I was talking with some folks lately about how Rails is amazing and unmatched for prototyping web apps. If you’re dealing with high market risk, you want to build a lot of prototypes, fast, at low quality, with the assumption that 90%+ of them will be thrown away because nobody will buy them. That...
In 2024, I’ll have been a programmer for 40 years. I’m not quite there yet, but I’ll get there. That’s different from making the most money developing software, or starting a software company. I do make good money. But that’s not what all this...
I talk about Coding Studies in a few places — my RubyConf talk and my book Mastering Software Technique,, for instance. But lots of “how-to” is never as powerful as just seeing something in action. So the video here shows me doing a simple coding study.
Coding exercises seem like a great idea if you want to learn coding. If you want to learn a practical skill then you should practice, right?
And yet coders don’t do a lot of them. Some, but not a lot. And the longer you’ve been a coder, the fewer of them you seem to do. Ask your favourite long-term veteran coder. A few of them will act guilty that they don’t, but almost none of them actually do coding exercises.
Why don’t we?
I could rail about how silly that is. But I won’t. If nearly everybody doesn’t do something, it’s usually because it’s not as good an idea as it seems. They used to tell us to all use flowcharts for designing program logic. We didn’t. We were 100% right on that one.
We’re basically right about coding exercises, too. But there’s a better alternative that a few people do, especially long-time coders. That’s what you should actually be doing. It’s more fun, too.
But before we get to what you maybe should be doing, let’s talk about why you’re right about most coding exercises.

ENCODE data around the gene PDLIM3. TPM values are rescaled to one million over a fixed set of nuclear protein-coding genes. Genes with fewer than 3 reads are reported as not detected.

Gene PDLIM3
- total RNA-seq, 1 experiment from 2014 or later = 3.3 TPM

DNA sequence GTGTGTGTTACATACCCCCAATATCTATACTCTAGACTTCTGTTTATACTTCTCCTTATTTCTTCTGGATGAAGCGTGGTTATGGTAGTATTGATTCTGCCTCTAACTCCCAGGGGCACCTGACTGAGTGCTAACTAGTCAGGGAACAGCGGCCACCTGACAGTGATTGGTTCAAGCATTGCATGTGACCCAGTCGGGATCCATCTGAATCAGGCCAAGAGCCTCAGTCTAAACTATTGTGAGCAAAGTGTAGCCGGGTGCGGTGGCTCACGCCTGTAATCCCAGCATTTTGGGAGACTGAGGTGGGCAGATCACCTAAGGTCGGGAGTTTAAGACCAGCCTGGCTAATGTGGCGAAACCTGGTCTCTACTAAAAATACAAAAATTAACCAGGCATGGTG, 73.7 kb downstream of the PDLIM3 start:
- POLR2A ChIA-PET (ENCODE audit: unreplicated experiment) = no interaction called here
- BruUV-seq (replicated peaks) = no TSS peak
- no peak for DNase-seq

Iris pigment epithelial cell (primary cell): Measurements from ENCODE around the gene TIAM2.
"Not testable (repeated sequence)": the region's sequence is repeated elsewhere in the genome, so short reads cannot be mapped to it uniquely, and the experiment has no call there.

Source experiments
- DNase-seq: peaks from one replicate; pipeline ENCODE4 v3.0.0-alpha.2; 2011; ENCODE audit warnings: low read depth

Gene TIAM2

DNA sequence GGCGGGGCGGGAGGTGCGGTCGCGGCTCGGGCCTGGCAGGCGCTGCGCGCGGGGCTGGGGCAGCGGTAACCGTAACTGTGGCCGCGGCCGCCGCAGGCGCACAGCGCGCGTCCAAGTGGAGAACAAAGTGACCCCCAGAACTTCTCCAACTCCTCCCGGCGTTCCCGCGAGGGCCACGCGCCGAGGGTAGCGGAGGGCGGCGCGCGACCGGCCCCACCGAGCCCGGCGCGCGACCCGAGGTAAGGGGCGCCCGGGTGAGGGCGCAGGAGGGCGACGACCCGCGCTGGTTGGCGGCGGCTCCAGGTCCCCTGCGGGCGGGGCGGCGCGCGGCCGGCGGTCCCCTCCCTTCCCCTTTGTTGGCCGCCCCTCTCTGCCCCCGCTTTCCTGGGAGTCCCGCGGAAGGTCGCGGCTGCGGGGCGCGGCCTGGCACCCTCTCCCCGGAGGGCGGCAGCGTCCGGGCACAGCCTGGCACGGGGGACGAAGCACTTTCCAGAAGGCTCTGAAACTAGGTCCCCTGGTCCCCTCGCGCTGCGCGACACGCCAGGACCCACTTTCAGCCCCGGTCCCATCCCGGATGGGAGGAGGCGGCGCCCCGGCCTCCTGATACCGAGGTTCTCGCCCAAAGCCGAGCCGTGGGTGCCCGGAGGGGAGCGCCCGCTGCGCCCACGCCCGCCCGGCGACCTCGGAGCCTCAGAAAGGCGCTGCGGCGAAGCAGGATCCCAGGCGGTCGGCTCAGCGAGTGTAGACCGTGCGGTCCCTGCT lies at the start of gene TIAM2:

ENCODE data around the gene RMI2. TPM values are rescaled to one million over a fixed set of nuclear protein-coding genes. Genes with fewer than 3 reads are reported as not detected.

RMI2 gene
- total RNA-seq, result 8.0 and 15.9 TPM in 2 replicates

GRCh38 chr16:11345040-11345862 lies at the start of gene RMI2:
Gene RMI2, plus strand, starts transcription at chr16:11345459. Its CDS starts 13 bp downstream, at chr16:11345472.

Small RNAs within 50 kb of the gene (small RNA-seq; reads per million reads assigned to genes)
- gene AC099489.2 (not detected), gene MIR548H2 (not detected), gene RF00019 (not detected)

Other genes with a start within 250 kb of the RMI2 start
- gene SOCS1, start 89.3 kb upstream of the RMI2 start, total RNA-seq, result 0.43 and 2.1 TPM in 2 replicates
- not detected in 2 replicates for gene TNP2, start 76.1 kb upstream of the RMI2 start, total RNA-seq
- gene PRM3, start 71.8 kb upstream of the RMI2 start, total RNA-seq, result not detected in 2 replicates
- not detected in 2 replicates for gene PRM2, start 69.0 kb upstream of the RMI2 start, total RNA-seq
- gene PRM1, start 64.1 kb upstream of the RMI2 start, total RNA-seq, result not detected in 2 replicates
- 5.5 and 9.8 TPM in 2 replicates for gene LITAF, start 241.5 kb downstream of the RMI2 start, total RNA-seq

You know the Golden Child Engineer, the favourite of the Director of Engineering? He’s that guy (and it’s basically always a guy) who’s the company Teacher’s Pet? The software developer who gets promotion after promotion?
You’re not that guy. With one fun exception, I haven’t been either. And I’ve...
A reader wrote me an email recently. That’s always a good feeling! He had a question about Mastering Software Technique and general code learning that I’ll bet a lot of you share: it’s easy to go off the rails doing useful things rather than what I recommend. But why? Is it a problem? How can it be...
Like most developers who have been developing awhile, I have my favoured ways to keep myself productive. Most are standard: careful use of caffeine, a frequently-curated TODO list, an obvious place to check my priorities, occasional retrospectives and so on.
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Why this specific newsletter? You want to be an expert. Expertise comes from learning the fundamentals, deeply. And that comes from the best kind of practice.
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